A plethora of priestly pedophiles, perverts, and pederasts, are and, for decades, have been attacking, raping, and abusing their victims. Priests, bishops, and cardinals have been hiding their wickedness and their demonic actions from those in the pews, while their enabler bishops and cardinals have shuttled them around the country, and around the world; knowing what they had done and that in many cases, almost certainly, with their new prelate-provided cover, they would do it again, and again, and again.
Bishops, archbishops and cardinals, both those guilty of these abuses and those covering up for them, have stolen billions of dollars from the faithful to pay off the victims, who were and are overwhelmingly boys and young men. In the United States alone over four billion dollars have been paid. Their clerical poison has permeated not only parishes and dioceses – by one estimate each and every diocese around the world – but also the papal palace itself.
Now it is expected – based on previously proclaimed and published heresies – that these same wolves and hirelings are going to welcome a new would-be pseudo-magisterial teaching that those voluntarily engaging in loving homosexual actions, although they do not achieve the perfect ideals of love and of marriage, have a smidgeon of the ideals, enough to make what they do acts of virtue; that, eventually, gradually, they will achieve the ideals.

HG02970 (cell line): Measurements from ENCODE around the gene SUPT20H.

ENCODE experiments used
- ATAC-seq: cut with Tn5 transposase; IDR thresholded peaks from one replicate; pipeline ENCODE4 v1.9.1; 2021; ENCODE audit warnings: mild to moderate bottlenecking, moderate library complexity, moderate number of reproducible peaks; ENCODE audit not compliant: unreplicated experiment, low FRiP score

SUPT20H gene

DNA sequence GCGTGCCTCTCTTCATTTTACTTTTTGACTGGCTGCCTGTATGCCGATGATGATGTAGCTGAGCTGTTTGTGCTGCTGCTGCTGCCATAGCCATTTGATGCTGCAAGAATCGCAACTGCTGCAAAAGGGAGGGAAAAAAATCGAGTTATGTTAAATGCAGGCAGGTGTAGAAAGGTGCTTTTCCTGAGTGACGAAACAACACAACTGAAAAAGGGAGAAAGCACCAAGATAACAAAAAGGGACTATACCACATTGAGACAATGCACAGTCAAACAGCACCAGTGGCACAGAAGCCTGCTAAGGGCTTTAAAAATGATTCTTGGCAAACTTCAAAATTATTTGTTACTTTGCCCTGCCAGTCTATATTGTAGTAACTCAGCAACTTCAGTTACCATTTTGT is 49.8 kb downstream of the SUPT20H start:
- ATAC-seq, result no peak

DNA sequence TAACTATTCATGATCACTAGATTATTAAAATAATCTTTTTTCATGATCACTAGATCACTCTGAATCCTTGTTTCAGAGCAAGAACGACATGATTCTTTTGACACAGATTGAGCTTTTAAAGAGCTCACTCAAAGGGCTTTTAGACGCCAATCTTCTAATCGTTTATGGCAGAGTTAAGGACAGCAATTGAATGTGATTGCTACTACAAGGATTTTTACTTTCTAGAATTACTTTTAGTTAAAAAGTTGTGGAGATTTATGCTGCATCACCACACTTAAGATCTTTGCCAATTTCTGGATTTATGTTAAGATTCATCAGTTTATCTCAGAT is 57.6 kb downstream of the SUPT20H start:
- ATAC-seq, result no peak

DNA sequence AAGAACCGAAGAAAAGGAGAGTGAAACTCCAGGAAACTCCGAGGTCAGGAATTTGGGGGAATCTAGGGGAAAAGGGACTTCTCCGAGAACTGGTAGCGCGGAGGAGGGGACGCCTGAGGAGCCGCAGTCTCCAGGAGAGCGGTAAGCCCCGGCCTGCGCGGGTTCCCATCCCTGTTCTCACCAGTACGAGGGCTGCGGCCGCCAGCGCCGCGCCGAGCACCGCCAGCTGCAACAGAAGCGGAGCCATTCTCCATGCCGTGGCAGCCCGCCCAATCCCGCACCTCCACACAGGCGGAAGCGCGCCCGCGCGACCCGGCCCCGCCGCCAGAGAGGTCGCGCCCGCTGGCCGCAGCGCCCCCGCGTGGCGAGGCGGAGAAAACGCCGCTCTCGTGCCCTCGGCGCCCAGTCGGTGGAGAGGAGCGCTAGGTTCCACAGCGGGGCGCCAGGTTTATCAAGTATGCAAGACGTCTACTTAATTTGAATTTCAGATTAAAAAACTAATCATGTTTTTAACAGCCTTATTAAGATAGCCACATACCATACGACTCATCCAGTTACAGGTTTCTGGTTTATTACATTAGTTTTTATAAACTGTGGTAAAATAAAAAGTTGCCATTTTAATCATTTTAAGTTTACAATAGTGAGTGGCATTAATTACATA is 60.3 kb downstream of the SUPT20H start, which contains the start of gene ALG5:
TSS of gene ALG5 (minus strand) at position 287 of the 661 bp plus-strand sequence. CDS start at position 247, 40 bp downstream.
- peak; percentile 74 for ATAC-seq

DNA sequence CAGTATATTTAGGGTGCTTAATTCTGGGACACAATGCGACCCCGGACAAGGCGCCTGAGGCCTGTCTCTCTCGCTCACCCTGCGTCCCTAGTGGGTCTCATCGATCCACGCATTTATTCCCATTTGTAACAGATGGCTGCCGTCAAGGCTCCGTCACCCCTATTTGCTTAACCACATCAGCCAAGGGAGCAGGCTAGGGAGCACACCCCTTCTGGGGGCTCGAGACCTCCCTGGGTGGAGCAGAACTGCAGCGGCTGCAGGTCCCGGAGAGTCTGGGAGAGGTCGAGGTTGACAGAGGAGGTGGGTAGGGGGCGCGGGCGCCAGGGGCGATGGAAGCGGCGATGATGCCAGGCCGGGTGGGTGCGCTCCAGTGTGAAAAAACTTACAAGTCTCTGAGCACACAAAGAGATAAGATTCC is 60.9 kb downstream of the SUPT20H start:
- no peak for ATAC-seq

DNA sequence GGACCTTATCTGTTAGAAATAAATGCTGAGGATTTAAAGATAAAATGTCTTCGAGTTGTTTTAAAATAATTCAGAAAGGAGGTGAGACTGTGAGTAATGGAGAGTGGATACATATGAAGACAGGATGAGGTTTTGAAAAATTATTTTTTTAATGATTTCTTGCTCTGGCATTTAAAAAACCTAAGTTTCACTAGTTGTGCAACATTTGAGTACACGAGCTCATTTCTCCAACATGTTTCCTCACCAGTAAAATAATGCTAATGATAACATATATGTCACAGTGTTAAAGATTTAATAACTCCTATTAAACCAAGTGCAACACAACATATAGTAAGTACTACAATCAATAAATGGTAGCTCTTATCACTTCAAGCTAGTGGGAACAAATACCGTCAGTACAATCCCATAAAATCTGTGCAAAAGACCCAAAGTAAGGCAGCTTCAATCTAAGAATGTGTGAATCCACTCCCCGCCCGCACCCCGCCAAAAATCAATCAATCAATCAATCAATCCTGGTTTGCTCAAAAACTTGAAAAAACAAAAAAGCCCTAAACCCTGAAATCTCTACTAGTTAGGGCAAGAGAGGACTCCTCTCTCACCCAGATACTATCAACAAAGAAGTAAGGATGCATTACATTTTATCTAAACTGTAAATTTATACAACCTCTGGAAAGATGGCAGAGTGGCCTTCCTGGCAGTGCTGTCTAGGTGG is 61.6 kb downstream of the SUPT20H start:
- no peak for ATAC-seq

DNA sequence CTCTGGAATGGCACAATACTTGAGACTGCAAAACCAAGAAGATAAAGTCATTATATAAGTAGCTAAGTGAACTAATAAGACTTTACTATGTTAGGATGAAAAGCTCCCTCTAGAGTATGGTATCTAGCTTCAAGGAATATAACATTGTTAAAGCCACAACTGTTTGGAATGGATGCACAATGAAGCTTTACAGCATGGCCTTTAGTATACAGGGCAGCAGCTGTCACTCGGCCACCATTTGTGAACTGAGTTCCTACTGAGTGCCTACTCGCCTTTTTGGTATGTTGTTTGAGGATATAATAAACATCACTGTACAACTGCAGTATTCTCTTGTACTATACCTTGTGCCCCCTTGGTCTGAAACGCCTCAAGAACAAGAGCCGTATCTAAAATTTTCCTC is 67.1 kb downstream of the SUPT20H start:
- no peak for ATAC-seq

The perverse attempt at new dogma will go on to say that, for those who freely choose to engage in loving homosexual actions, their voluntarily doing so is the will of God Almighty; that the voice of their consciences, telling them “this is not just OK, but virtuous” is the voice of God for them. Never mind that the voice of God for millions of others is directly contradicting this voice that they hear.
All the faithful will be required to publicly welcome them and integrate them into the ongoing life of their parish communities, with all the public adulterers already receiving Holy Communion. And those priests and bishops, known to actively and regularly engage in these actions, will smirk, smile and parade (with pride), their sins each time they walk, or dance, to an altar.
What is a faithful catholic to do?
Suppose you do not have your own radio talk show. You do not have a regularly syndicated newspaper column or your own internet blog site. You do not write books or articles and you are not a very good public speaker. In the face of all this monstrous priestly perversion and pervasive prelatel evil, what can you do?
Those here on God’s good earth for some decades more than half a century will recall a TV show called “The Christophers,” whose theme song included these words:
“If everyone lit just one little candle, what a bright world this would be.”